With Hurricane Joaquin positioning itself for a potential East Cost strike, Gov. Andrew Cuomo on Wednesday announced a new $20 million program to support eligible affordable-housing projects in areas ravaged by previous tropical events, including 2012’s devastating Hurricane Sandy.
Citing damage caused not only by the historic superstorm but by Hurricane Irene and Tropical Storm Lee – which struck just weeks apart in 2011 – the governor invited qualified housing developers in 33 New York counties, including Nassau and Suffolk, to submit affordable-housing construction proposals for possible state funding.
The money will come from the Governor’s storm recovery office, which is fueled by a $4.4 billion allotment from HUD. The disbursement of the federal funds will actually be administered by the Community Preservation Corp., a circa-1974, nationally recognized nonprofit neighborhood revitalization program that provides affordable-housing capital to underserved New York regions.
Calling extreme weather events like Hurricane Sandy “the new normal,” Cuomo said the funding will “help ensure that affordable housing in these areas is safer and more resilient against whatever Mother Nature throws our way.”
“These communities have witnessed firsthand the damage caused by extreme weather,” the governor said in a statement. “We must ensure we build back stronger.”
The Community Preservation Corp. will oversee the development of between 150 and 200 rental units throughout the 33 counties, with at least 51 percent of new units at each selected property to be designated for local residents earning below 80 percent of the area’s median income. The program will target small properties – eight to 20 units each – in low-density areas “that may not be normally reached by housing programs,” according to the governor’s office.
Eligible projects include the adaptive reuse or substantial rehabilitation of vacant buildings, as well as new-construction efforts.
There’s no estimate on how much of the $20 million will be earmarked for Long Island-based affordable-housing projects. Community Preservation Corp. President and CEO Rafael Cestero said the application guidelines are “closely in line” with the corporation’s “steadfast commitment to stabilizing New York State by bringing much-needed capital to communities destroyed by natural disasters,” and added the corporation will “leverage the expertise of our local field offices to identify areas with the greatest need.”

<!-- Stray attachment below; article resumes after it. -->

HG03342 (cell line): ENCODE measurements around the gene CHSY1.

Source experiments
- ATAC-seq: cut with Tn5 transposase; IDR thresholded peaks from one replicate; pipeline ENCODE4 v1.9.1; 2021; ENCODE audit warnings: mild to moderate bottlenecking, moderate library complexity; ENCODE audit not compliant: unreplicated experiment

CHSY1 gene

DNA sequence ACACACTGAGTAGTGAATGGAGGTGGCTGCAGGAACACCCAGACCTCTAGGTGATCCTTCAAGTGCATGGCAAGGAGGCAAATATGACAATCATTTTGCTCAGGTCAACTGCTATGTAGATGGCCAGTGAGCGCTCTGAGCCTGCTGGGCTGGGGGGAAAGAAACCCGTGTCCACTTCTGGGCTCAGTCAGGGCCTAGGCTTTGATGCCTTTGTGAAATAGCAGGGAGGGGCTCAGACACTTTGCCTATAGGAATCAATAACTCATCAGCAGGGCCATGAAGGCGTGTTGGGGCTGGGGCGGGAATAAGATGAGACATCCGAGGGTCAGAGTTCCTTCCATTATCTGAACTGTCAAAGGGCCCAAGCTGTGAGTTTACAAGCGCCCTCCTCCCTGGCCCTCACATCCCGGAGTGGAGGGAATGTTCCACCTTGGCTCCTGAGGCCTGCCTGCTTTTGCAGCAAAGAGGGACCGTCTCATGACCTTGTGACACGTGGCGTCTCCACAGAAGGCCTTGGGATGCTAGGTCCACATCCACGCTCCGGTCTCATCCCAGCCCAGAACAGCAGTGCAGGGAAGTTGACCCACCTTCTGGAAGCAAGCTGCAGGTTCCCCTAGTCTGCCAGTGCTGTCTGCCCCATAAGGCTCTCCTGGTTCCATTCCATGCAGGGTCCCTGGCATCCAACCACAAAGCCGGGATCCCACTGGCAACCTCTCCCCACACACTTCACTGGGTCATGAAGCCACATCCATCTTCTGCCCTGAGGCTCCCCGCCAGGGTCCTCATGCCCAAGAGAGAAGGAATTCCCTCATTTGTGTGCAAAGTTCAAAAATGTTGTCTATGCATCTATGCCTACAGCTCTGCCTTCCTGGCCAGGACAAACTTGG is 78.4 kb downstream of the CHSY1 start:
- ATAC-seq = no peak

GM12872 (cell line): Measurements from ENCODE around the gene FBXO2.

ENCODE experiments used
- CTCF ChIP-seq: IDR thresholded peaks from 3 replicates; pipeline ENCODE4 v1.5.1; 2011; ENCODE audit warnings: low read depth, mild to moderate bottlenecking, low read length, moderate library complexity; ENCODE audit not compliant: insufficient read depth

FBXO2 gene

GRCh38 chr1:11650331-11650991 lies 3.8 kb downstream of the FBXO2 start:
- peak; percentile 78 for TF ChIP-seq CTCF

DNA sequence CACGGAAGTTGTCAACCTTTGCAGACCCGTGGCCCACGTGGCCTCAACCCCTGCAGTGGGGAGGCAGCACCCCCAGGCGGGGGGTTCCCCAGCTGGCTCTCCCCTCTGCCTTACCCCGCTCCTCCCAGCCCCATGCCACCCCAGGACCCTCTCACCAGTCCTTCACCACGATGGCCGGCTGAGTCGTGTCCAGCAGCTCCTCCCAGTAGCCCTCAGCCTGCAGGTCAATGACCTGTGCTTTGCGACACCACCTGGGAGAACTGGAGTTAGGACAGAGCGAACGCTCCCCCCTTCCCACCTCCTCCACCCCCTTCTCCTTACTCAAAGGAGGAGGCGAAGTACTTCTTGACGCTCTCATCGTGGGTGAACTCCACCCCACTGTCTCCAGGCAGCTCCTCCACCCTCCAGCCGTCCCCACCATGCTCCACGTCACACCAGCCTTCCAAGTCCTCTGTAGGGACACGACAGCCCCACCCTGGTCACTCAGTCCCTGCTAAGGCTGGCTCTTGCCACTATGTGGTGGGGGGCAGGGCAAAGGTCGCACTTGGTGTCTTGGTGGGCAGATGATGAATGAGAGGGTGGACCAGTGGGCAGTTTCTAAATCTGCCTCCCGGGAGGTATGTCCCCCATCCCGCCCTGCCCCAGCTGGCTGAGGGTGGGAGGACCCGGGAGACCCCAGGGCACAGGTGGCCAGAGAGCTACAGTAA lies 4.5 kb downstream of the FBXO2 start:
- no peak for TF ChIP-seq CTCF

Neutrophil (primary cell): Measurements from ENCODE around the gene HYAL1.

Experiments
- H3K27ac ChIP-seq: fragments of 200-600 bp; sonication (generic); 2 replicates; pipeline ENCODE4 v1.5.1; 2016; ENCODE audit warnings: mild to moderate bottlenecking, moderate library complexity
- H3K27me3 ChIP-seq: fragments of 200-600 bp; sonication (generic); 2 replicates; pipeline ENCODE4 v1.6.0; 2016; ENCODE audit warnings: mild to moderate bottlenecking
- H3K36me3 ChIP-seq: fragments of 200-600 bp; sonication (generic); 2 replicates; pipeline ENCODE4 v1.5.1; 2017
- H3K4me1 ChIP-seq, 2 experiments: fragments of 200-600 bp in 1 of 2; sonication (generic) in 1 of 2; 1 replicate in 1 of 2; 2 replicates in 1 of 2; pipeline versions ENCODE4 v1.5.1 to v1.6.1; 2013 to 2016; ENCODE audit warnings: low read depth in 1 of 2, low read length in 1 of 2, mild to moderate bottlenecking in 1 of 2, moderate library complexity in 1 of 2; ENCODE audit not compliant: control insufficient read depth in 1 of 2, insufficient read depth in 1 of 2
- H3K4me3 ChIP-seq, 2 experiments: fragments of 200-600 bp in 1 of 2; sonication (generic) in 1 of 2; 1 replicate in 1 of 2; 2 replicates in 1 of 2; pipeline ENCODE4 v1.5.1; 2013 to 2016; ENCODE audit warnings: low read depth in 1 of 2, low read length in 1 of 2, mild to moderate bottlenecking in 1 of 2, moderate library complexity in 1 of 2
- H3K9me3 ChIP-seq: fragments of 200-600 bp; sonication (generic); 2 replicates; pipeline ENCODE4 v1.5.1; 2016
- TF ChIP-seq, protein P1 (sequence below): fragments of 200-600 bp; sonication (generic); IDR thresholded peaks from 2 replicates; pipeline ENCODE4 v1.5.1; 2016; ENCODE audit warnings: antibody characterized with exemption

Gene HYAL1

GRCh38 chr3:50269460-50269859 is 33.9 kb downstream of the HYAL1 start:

There’s no doubting the need on Long Island, according to U.S. Rep. Lee Zeldin (R-Patchogue), not only in his First Congressional District but across Nassau and Suffolk.
“Long Island is still recovering from the storms that devastated our communities over the past few years,” the congressman said. “This funding will increase access to affordable housing on Long Island, as well as improve the overall quality of life for many residents.”
Hurricane Sandy, the second-costliest hurricane in U.S. history, made landfall near Brigantine, N.J. in October 2012, causing an estimated $71 billion in damage and killing more than 150 people in the United States. All told, the storm is blamed for at least 233 deaths and more than $75 billion in damages across eight countries.
Hurricane Irene, which made multiple landfalls in August 2011 and is the United States’ seventh-costliest hurricane on record, caused $15.6 billion in total damages and claimed 47 lives in the United States. Irene’s storm surge caused heavy flooding across Long Island, contributing to the estimated $296 million in damages the storm caused in New York.
Just two weeks later, remnants of Tropical Storm Lee – which made landfall in Louisiana – soaked several waterlogged communities in upstate New York, leading to historic flooding that contributed to the storm’s estimated damages total of $1.6 billion.